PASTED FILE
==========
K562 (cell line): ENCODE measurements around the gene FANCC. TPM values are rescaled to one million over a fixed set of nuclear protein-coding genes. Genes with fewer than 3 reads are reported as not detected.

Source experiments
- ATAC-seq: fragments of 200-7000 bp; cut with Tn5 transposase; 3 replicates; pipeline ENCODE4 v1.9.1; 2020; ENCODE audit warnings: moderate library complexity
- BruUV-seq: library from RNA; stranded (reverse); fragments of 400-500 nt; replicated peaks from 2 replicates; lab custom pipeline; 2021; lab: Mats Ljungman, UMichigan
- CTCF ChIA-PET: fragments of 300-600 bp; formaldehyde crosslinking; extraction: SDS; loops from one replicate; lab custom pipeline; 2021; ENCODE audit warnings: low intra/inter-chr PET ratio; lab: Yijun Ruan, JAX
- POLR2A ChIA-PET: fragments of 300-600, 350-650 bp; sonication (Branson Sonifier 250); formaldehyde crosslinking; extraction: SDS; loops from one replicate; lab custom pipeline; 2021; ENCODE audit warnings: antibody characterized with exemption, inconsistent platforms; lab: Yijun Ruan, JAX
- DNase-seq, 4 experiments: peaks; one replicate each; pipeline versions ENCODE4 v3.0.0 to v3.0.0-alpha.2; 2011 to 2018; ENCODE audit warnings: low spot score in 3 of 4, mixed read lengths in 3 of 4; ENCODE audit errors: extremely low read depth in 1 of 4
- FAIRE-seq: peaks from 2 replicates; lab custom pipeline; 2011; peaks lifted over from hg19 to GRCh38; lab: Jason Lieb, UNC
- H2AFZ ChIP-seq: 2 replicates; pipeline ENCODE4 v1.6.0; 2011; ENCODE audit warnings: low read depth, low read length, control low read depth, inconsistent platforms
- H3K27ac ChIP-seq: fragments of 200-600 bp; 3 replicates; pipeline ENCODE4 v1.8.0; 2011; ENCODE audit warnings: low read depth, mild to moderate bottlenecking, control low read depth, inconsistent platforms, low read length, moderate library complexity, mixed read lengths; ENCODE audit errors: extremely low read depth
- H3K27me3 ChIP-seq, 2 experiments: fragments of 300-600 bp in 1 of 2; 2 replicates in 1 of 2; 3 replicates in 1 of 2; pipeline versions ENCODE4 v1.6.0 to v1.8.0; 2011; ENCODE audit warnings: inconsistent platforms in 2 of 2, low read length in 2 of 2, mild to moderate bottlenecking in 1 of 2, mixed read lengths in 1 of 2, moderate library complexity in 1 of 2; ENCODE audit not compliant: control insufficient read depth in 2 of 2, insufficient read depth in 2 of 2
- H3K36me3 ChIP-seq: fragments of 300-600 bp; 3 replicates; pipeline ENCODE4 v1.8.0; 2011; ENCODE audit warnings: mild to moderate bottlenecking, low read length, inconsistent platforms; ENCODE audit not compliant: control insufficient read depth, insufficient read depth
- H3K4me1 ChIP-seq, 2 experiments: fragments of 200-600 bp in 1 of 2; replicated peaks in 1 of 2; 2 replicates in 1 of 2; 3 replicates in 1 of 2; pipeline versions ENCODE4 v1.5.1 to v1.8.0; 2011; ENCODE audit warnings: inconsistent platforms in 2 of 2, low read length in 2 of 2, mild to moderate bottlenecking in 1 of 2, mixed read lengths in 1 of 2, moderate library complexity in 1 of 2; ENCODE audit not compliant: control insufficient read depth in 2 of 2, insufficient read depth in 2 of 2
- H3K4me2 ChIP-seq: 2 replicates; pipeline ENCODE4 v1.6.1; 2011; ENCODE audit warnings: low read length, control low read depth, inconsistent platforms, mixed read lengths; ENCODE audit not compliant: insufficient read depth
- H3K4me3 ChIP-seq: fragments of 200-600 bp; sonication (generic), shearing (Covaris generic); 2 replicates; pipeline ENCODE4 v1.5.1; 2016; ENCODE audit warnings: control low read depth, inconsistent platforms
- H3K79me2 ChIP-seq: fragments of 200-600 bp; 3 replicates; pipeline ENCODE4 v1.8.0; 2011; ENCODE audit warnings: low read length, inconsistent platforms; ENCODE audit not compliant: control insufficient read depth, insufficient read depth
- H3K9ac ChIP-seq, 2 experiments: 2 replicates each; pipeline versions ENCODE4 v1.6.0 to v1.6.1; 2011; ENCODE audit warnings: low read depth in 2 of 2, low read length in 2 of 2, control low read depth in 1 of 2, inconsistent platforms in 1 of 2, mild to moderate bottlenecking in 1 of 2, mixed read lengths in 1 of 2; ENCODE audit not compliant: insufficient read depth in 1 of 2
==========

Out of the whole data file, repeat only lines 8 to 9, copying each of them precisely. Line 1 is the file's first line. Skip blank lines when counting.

- FAIRE-seq: peaks from 2 replicates; lab custom pipeline; 2011; peaks lifted over from hg19 to GRCh38; lab: Jason Lieb, UNC
- H2AFZ ChIP-seq: 2 replicates; pipeline ENCODE4 v1.6.0; 2011; ENCODE audit warnings: low read depth, low read length, control low read depth, inconsistent platforms